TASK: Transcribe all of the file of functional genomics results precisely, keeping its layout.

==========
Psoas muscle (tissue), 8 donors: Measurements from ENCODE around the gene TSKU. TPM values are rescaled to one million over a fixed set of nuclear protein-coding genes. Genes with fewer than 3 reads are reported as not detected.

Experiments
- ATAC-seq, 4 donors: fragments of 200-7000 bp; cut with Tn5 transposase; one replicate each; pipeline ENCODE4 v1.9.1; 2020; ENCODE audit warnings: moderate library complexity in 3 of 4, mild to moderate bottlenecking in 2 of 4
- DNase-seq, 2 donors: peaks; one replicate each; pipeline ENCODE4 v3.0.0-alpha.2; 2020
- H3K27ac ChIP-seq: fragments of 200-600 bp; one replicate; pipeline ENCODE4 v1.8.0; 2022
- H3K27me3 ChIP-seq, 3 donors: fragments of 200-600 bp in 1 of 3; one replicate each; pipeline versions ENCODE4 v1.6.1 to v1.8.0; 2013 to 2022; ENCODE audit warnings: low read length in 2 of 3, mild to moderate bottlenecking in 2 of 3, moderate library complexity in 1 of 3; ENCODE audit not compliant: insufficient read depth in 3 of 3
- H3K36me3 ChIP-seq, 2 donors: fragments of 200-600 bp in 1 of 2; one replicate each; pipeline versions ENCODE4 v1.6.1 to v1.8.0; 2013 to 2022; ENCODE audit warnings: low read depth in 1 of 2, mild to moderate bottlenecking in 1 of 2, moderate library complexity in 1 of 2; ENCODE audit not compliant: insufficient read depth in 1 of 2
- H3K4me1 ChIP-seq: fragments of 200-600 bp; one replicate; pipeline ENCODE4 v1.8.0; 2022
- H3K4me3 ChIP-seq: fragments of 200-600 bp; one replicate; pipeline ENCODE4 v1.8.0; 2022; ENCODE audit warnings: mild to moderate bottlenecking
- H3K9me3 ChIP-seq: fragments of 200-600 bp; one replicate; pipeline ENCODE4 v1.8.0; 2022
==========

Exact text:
Psoas muscle (tissue), 8 donors: Measurements from ENCODE around the gene TSKU. TPM values are rescaled to one million over a fixed set of nuclear protein-coding genes. Genes with fewer than 3 reads are reported as not detected.

Experiments
- ATAC-seq, 4 donors: fragments of 200-7000 bp; cut with Tn5 transposase; one replicate each; pipeline ENCODE4 v1.9.1; 2020; ENCODE audit warnings: moderate library complexity in 3 of 4, mild to moderate bottlenecking in 2 of 4
- DNase-seq, 2 donors: peaks; one replicate each; pipeline ENCODE4 v3.0.0-alpha.2; 2020
- H3K27ac ChIP-seq: fragments of 200-600 bp; one replicate; pipeline ENCODE4 v1.8.0; 2022
- H3K27me3 ChIP-seq, 3 donors: fragments of 200-600 bp in 1 of 3; one replicate each; pipeline versions ENCODE4 v1.6.1 to v1.8.0; 2013 to 2022; ENCODE audit warnings: low read length in 2 of 3, mild to moderate bottlenecking in 2 of 3, moderate library complexity in 1 of 3; ENCODE audit not compliant: insufficient read depth in 3 of 3
- H3K36me3 ChIP-seq, 2 donors: fragments of 200-600 bp in 1 of 2; one replicate each; pipeline versions ENCODE4 v1.6.1 to v1.8.0; 2013 to 2022; ENCODE audit warnings: low read depth in 1 of 2, mild to moderate bottlenecking in 1 of 2, moderate library complexity in 1 of 2; ENCODE audit not compliant: insufficient read depth in 1 of 2
- H3K4me1 ChIP-seq: fragments of 200-600 bp; one replicate; pipeline ENCODE4 v1.8.0; 2022
- H3K4me3 ChIP-seq: fragments of 200-600 bp; one replicate; pipeline ENCODE4 v1.8.0; 2022; ENCODE audit warnings: mild to moderate bottlenecking
- H3K9me3 ChIP-seq: fragments of 200-600 bp; one replicate; pipeline ENCODE4 v1.8.0; 2022